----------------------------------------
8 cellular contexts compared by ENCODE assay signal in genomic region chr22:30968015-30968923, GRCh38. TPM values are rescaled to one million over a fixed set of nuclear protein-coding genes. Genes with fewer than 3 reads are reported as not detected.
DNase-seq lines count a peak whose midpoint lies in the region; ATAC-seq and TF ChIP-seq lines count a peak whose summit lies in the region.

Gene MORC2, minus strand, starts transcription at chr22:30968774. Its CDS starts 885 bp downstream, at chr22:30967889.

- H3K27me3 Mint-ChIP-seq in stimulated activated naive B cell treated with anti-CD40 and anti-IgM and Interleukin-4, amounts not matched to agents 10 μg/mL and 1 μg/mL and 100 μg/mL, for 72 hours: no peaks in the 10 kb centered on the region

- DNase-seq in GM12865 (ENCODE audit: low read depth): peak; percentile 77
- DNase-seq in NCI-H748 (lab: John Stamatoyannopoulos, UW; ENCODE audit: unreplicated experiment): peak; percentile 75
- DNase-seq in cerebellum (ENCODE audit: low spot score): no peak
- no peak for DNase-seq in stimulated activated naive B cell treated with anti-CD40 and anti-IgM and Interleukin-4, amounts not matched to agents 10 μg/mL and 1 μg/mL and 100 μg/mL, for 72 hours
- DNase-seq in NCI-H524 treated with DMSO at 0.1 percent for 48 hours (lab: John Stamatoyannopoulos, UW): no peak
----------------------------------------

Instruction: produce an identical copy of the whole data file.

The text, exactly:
8 cellular contexts compared by ENCODE assay signal in genomic region chr22:30968015-30968923, GRCh38. TPM values are rescaled to one million over a fixed set of nuclear protein-coding genes. Genes with fewer than 3 reads are reported as not detected.
DNase-seq lines count a peak whose midpoint lies in the region; ATAC-seq and TF ChIP-seq lines count a peak whose summit lies in the region.

Gene MORC2, minus strand, starts transcription at chr22:30968774. Its CDS starts 885 bp downstream, at chr22:30967889.

- H3K27me3 Mint-ChIP-seq in stimulated activated naive B cell treated with anti-CD40 and anti-IgM and Interleukin-4, amounts not matched to agents 10 μg/mL and 1 μg/mL and 100 μg/mL, for 72 hours: no peaks in the 10 kb centered on the region

- DNase-seq in GM12865 (ENCODE audit: low read depth): peak; percentile 77
- DNase-seq in NCI-H748 (lab: John Stamatoyannopoulos, UW; ENCODE audit: unreplicated experiment): peak; percentile 75
- DNase-seq in cerebellum (ENCODE audit: low spot score): no peak
- no peak for DNase-seq in stimulated activated naive B cell treated with anti-CD40 and anti-IgM and Interleukin-4, amounts not matched to agents 10 μg/mL and 1 μg/mL and 100 μg/mL, for 72 hours
- DNase-seq in NCI-H524 treated with DMSO at 0.1 percent for 48 hours (lab: John Stamatoyannopoulos, UW): no peak